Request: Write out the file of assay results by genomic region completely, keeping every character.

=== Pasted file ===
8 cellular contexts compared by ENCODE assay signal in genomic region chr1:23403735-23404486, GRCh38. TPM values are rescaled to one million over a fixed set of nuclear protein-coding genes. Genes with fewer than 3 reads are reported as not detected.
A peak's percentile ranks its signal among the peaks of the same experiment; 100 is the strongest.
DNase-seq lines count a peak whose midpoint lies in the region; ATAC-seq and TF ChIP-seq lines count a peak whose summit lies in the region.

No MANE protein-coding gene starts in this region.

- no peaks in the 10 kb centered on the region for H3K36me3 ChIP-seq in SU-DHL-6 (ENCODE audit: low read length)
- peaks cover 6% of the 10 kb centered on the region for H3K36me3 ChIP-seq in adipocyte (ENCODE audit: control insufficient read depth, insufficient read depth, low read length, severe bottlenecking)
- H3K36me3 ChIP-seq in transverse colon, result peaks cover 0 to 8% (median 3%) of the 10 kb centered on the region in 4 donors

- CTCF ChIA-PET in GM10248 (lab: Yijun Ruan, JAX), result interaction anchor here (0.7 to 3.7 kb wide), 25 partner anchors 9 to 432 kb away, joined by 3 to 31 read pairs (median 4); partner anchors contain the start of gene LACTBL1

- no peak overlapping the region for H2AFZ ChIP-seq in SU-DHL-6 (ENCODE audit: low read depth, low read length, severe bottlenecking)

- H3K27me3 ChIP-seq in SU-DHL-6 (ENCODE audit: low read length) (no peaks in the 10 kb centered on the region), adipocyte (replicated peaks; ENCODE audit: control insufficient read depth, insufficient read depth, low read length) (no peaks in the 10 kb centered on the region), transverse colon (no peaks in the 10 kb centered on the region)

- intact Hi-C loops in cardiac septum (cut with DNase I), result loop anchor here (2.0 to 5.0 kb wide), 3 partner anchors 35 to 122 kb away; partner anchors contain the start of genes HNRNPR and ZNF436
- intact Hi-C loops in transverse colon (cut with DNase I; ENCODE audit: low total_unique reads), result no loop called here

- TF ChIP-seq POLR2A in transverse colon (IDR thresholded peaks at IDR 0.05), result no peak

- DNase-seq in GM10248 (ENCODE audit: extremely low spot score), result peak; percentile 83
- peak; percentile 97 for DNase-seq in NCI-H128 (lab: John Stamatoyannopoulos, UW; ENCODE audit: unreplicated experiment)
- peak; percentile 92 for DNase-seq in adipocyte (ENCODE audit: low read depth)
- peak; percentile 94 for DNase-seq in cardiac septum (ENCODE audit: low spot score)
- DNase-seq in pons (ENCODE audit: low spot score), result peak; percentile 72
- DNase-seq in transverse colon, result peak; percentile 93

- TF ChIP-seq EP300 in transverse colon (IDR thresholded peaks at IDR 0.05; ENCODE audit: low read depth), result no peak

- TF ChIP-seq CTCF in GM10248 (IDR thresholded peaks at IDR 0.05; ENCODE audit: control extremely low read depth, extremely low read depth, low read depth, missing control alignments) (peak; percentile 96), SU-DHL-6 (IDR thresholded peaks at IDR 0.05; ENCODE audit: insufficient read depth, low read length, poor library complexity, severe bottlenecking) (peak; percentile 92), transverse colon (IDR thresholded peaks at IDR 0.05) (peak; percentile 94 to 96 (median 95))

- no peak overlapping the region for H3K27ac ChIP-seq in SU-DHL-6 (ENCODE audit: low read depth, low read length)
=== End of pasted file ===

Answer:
8 cellular contexts compared by ENCODE assay signal in genomic region chr1:23403735-23404486, GRCh38. TPM values are rescaled to one million over a fixed set of nuclear protein-coding genes. Genes with fewer than 3 reads are reported as not detected.
A peak's percentile ranks its signal among the peaks of the same experiment; 100 is the strongest.
DNase-seq lines count a peak whose midpoint lies in the region; ATAC-seq and TF ChIP-seq lines count a peak whose summit lies in the region.

No MANE protein-coding gene starts in this region.

- no peaks in the 10 kb centered on the region for H3K36me3 ChIP-seq in SU-DHL-6 (ENCODE audit: low read length)
- peaks cover 6% of the 10 kb centered on the region for H3K36me3 ChIP-seq in adipocyte (ENCODE audit: control insufficient read depth, insufficient read depth, low read length, severe bottlenecking)
- H3K36me3 ChIP-seq in transverse colon, result peaks cover 0 to 8% (median 3%) of the 10 kb centered on the region in 4 donors

- CTCF ChIA-PET in GM10248 (lab: Yijun Ruan, JAX), result interaction anchor here (0.7 to 3.7 kb wide), 25 partner anchors 9 to 432 kb away, joined by 3 to 31 read pairs (median 4); partner anchors contain the start of gene LACTBL1

- no peak overlapping the region for H2AFZ ChIP-seq in SU-DHL-6 (ENCODE audit: low read depth, low read length, severe bottlenecking)

- H3K27me3 ChIP-seq in SU-DHL-6 (ENCODE audit: low read length) (no peaks in the 10 kb centered on the region), adipocyte (replicated peaks; ENCODE audit: control insufficient read depth, insufficient read depth, low read length) (no peaks in the 10 kb centered on the region), transverse colon (no peaks in the 10 kb centered on the region)

- intact Hi-C loops in cardiac septum (cut with DNase I), result loop anchor here (2.0 to 5.0 kb wide), 3 partner anchors 35 to 122 kb away; partner anchors contain the start of genes HNRNPR and ZNF436
- intact Hi-C loops in transverse colon (cut with DNase I; ENCODE audit: low total_unique reads), result no loop called here

- TF ChIP-seq POLR2A in transverse colon (IDR thresholded peaks at IDR 0.05), result no peak

- DNase-seq in GM10248 (ENCODE audit: extremely low spot score), result peak; percentile 83
- peak; percentile 97 for DNase-seq in NCI-H128 (lab: John Stamatoyannopoulos, UW; ENCODE audit: unreplicated experiment)
- peak; percentile 92 for DNase-seq in adipocyte (ENCODE audit: low read depth)
- peak; percentile 94 for DNase-seq in cardiac septum (ENCODE audit: low spot score)
- DNase-seq in pons (ENCODE audit: low spot score), result peak; percentile 72
- DNase-seq in transverse colon, result peak; percentile 93

- TF ChIP-seq EP300 in transverse colon (IDR thresholded peaks at IDR 0.05; ENCODE audit: low read depth), result no peak

- TF ChIP-seq CTCF in GM10248 (IDR thresholded peaks at IDR 0.05; ENCODE audit: control extremely low read depth, extremely low read depth, low read depth, missing control alignments) (peak; percentile 96), SU-DHL-6 (IDR thresholded peaks at IDR 0.05; ENCODE audit: insufficient read depth, low read length, poor library complexity, severe bottlenecking) (peak; percentile 92), transverse colon (IDR thresholded peaks at IDR 0.05) (peak; percentile 94 to 96 (median 95))

- no peak overlapping the region for H3K27ac ChIP-seq in SU-DHL-6 (ENCODE audit: low read depth, low read length)